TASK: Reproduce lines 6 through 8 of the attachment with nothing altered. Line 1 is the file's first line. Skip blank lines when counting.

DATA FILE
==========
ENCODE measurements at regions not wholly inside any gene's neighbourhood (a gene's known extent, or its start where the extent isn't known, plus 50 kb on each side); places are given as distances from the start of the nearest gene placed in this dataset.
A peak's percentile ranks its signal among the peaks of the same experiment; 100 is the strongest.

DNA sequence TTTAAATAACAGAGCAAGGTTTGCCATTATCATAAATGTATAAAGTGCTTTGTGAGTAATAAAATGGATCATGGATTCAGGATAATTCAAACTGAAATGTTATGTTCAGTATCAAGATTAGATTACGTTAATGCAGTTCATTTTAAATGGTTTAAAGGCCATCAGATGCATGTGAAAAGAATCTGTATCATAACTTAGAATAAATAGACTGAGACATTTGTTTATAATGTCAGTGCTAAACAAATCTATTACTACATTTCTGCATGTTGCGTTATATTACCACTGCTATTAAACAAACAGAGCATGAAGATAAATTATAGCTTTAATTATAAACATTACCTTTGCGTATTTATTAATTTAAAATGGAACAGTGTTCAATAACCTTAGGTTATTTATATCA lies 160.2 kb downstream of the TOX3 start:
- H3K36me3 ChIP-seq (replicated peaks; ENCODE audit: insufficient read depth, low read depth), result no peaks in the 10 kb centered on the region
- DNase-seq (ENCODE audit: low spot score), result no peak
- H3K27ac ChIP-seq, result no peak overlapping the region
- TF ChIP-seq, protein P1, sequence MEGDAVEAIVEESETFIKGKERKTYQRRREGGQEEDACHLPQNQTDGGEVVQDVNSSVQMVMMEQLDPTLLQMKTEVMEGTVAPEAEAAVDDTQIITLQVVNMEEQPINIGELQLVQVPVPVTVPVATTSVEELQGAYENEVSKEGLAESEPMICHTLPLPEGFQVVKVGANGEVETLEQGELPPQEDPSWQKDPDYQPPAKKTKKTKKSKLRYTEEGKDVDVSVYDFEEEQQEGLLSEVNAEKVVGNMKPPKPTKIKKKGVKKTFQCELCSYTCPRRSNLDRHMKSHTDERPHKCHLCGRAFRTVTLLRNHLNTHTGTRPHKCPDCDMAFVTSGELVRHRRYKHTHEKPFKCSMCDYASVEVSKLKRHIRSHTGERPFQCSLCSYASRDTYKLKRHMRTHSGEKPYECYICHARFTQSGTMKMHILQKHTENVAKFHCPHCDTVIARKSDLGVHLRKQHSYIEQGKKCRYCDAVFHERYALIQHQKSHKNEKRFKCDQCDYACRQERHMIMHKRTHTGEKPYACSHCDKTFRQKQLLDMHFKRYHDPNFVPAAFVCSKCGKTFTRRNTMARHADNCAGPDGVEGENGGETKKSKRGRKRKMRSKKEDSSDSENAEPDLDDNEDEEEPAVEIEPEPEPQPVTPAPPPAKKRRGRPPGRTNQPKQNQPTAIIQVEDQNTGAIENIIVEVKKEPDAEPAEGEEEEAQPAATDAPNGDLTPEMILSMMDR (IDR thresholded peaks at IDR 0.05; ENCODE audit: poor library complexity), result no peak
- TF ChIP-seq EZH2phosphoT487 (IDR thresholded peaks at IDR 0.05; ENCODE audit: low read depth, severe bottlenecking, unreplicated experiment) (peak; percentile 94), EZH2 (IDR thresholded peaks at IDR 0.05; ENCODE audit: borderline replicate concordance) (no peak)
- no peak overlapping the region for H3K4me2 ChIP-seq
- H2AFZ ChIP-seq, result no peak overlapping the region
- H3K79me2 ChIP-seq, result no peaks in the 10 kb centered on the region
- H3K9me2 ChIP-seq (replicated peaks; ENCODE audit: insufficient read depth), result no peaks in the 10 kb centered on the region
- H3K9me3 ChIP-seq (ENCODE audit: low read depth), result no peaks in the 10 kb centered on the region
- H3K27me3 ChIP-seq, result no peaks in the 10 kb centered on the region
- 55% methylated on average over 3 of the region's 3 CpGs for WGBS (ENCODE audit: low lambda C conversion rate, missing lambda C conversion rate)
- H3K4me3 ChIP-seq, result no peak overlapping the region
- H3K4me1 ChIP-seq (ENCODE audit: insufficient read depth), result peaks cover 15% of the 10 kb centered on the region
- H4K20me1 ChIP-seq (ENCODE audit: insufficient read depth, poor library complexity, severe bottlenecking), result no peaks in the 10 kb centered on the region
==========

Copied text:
- H3K27ac ChIP-seq, result no peak overlapping the region
- TF ChIP-seq, protein P1, sequence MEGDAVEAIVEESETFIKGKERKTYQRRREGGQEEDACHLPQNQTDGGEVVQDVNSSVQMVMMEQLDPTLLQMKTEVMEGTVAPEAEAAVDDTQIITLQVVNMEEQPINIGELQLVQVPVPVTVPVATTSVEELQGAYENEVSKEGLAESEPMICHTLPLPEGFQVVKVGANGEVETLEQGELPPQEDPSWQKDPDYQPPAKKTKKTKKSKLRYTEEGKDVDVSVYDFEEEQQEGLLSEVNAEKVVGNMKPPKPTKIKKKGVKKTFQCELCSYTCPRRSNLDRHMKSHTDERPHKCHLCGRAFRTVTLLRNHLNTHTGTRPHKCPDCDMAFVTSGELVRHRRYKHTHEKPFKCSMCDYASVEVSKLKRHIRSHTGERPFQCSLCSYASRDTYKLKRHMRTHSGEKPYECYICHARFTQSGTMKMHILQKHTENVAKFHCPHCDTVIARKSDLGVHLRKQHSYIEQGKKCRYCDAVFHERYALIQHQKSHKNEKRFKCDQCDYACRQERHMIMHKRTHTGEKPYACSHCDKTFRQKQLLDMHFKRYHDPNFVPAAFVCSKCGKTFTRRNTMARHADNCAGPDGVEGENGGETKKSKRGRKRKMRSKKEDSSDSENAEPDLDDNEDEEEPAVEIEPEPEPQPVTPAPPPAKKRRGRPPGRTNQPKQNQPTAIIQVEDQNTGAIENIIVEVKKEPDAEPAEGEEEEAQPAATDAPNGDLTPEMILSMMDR (IDR thresholded peaks at IDR 0.05; ENCODE audit: poor library complexity), result no peak
- TF ChIP-seq EZH2phosphoT487 (IDR thresholded peaks at IDR 0.05; ENCODE audit: low read depth, severe bottlenecking, unreplicated experiment) (peak; percentile 94), EZH2 (IDR thresholded peaks at IDR 0.05; ENCODE audit: borderline replicate concordance) (no peak)